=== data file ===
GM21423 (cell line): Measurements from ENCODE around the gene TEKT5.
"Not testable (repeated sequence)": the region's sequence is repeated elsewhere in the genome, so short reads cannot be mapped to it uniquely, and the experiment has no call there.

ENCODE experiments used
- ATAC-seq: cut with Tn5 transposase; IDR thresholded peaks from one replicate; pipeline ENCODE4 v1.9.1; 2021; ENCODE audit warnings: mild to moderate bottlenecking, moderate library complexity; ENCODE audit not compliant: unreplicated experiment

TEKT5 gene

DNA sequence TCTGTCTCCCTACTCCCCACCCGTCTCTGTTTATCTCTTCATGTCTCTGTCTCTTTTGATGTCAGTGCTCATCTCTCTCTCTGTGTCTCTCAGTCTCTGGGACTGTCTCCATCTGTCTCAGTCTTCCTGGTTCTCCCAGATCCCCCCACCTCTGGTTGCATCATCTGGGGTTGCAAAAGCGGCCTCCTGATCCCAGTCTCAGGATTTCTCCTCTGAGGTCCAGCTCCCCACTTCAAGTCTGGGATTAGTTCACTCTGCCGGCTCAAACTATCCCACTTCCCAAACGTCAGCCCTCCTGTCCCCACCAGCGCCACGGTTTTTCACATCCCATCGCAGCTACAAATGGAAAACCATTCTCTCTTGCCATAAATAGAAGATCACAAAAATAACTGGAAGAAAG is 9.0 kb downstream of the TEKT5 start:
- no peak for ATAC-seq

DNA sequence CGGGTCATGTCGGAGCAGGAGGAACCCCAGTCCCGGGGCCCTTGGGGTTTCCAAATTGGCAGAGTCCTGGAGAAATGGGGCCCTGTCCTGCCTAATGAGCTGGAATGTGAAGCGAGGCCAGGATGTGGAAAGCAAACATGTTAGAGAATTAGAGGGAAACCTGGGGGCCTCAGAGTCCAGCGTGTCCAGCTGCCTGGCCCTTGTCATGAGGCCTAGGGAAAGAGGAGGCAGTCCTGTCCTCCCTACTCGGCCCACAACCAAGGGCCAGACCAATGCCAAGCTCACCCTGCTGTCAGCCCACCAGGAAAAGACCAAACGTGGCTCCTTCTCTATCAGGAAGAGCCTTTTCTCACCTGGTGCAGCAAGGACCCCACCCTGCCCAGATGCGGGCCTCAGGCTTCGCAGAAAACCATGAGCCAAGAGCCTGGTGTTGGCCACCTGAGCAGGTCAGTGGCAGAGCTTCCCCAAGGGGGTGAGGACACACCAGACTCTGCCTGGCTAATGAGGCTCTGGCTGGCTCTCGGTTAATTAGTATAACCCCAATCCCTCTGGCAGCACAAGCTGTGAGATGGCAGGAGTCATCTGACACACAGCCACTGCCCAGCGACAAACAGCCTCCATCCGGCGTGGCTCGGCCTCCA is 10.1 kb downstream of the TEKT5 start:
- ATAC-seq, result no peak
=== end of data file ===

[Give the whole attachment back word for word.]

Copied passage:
GM21423 (cell line): Measurements from ENCODE around the gene TEKT5.
"Not testable (repeated sequence)": the region's sequence is repeated elsewhere in the genome, so short reads cannot be mapped to it uniquely, and the experiment has no call there.

ENCODE experiments used
- ATAC-seq: cut with Tn5 transposase; IDR thresholded peaks from one replicate; pipeline ENCODE4 v1.9.1; 2021; ENCODE audit warnings: mild to moderate bottlenecking, moderate library complexity; ENCODE audit not compliant: unreplicated experiment

TEKT5 gene

DNA sequence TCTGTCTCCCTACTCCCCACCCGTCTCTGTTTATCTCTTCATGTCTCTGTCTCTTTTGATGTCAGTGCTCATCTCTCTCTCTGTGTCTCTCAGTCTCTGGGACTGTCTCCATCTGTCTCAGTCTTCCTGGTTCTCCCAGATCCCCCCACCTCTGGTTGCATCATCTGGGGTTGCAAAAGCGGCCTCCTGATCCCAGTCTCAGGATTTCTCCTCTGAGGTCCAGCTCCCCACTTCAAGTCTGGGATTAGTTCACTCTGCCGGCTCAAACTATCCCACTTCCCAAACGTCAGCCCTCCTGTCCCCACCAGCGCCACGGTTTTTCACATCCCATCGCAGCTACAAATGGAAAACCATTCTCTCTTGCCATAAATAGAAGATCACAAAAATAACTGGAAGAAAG is 9.0 kb downstream of the TEKT5 start:
- no peak for ATAC-seq

DNA sequence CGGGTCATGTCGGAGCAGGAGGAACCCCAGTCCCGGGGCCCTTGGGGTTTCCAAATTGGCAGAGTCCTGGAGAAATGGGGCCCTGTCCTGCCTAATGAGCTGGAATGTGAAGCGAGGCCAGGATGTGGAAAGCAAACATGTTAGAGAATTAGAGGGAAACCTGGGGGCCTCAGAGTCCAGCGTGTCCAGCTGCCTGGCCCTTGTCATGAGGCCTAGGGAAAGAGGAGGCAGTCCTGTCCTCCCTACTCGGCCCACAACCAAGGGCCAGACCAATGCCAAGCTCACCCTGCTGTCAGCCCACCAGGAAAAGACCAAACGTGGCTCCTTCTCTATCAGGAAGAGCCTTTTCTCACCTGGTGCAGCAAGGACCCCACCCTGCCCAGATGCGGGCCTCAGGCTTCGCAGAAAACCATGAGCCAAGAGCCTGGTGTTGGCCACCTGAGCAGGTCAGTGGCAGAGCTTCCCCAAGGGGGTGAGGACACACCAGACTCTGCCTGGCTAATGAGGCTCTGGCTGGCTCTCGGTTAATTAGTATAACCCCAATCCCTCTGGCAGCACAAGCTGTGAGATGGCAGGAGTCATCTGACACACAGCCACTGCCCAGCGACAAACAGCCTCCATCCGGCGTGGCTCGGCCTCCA is 10.1 kb downstream of the TEKT5 start:
- ATAC-seq, result no peak